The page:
A controversial new study published in the journal, Molecular Psychiatry, has found that there’s no clear evidence serotonin levels or serotonin activity are responsible for depression. Depression is not likely caused by chemical imbalance, according to the new umbrella review led by UCL scientists. Instead, the findings indicate that depression may be a result of changes in other brain chemicals and neural signaling pathways. Their findings call into question what antidepressants do exactly.
Most antidepressants are selective serotonin reuptake inhibitors (SSRIs), which were originally said to work by correcting abnormally low serotonin levels. The researchers pointed out that they did not look at the efficacy of antidepressants in these studies. They did say that stress and trauma are more likely to be the cause of depression (who doesn’t have either one of these?) and they hope is that more research and treatment will be aimed at helping people manage both of those, in addition to addressing underlying factors, like poverty and loneliness.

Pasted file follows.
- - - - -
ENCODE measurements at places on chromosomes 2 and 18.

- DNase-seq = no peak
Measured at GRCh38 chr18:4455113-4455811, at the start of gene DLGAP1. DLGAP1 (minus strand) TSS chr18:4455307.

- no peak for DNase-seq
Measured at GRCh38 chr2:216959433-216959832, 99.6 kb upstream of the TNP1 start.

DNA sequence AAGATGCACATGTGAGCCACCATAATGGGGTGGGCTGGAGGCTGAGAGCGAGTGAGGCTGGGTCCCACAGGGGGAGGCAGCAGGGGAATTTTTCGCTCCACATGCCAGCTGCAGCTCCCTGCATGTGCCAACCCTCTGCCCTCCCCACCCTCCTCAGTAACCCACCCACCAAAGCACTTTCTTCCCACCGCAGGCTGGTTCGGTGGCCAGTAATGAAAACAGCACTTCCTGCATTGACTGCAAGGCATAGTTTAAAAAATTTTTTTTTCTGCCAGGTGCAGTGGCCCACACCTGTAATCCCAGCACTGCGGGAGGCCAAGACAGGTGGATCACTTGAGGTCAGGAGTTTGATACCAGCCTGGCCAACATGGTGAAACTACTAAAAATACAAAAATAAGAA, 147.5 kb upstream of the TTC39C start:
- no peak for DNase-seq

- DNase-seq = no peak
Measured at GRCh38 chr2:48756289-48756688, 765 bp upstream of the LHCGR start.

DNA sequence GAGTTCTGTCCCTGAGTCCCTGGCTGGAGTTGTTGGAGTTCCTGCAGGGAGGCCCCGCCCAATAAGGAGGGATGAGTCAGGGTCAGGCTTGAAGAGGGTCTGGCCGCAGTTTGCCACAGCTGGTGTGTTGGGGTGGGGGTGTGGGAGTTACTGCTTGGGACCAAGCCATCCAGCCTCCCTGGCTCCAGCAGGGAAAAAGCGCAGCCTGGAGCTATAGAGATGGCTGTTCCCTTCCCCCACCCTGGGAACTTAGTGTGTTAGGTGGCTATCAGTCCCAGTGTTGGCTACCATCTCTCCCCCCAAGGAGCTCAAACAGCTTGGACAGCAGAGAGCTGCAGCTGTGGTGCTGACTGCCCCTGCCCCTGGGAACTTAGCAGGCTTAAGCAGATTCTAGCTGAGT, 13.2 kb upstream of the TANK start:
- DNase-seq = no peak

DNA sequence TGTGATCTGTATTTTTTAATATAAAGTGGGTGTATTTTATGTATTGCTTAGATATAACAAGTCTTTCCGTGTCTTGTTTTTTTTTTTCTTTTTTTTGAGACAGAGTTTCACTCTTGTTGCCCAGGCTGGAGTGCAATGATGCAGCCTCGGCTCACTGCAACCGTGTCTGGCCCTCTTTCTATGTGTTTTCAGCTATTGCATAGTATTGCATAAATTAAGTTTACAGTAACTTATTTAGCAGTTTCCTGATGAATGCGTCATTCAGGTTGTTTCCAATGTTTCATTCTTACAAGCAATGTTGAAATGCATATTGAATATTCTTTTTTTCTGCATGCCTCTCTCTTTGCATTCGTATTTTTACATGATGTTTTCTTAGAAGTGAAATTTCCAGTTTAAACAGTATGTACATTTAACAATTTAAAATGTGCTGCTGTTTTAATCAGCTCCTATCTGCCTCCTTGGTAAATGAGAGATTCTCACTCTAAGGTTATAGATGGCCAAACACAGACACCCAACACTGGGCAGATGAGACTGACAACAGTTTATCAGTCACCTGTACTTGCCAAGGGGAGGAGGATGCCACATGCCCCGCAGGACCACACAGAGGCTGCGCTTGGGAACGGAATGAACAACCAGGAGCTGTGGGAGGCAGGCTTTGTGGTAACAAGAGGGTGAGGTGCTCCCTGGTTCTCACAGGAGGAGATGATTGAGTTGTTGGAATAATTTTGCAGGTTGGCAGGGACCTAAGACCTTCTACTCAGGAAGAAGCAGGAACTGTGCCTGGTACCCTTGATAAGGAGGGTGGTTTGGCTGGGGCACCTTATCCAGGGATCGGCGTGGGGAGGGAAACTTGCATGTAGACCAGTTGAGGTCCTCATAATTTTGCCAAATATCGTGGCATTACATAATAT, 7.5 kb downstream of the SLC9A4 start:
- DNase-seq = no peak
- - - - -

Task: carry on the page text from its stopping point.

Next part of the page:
There are still experts who are doubtful of these findings and still consider antidepressant medications to be life-saving. A spokesperson for the Royal College of Psychiatrists was quoted saying that:
“antidepressants will vary in effectiveness for different people, and the reasons for this are complex. We would not recommend for anyone to stop taking their antidepressants based on this review, and encourage anyone with concerns about their medication to contact their (family doctor).”
We’ve entered a liminal space in our understanding of depression. While experts debate about the root cause of the mental illness, people struggling with it still need to survive. At the moment, a combination of talk therapy and and SSRIs seems to be working. Until they can find a way to eliminate stress and prevent traumatic events or if they discover an entirely different treatment that works better, this is all we have to help people survive.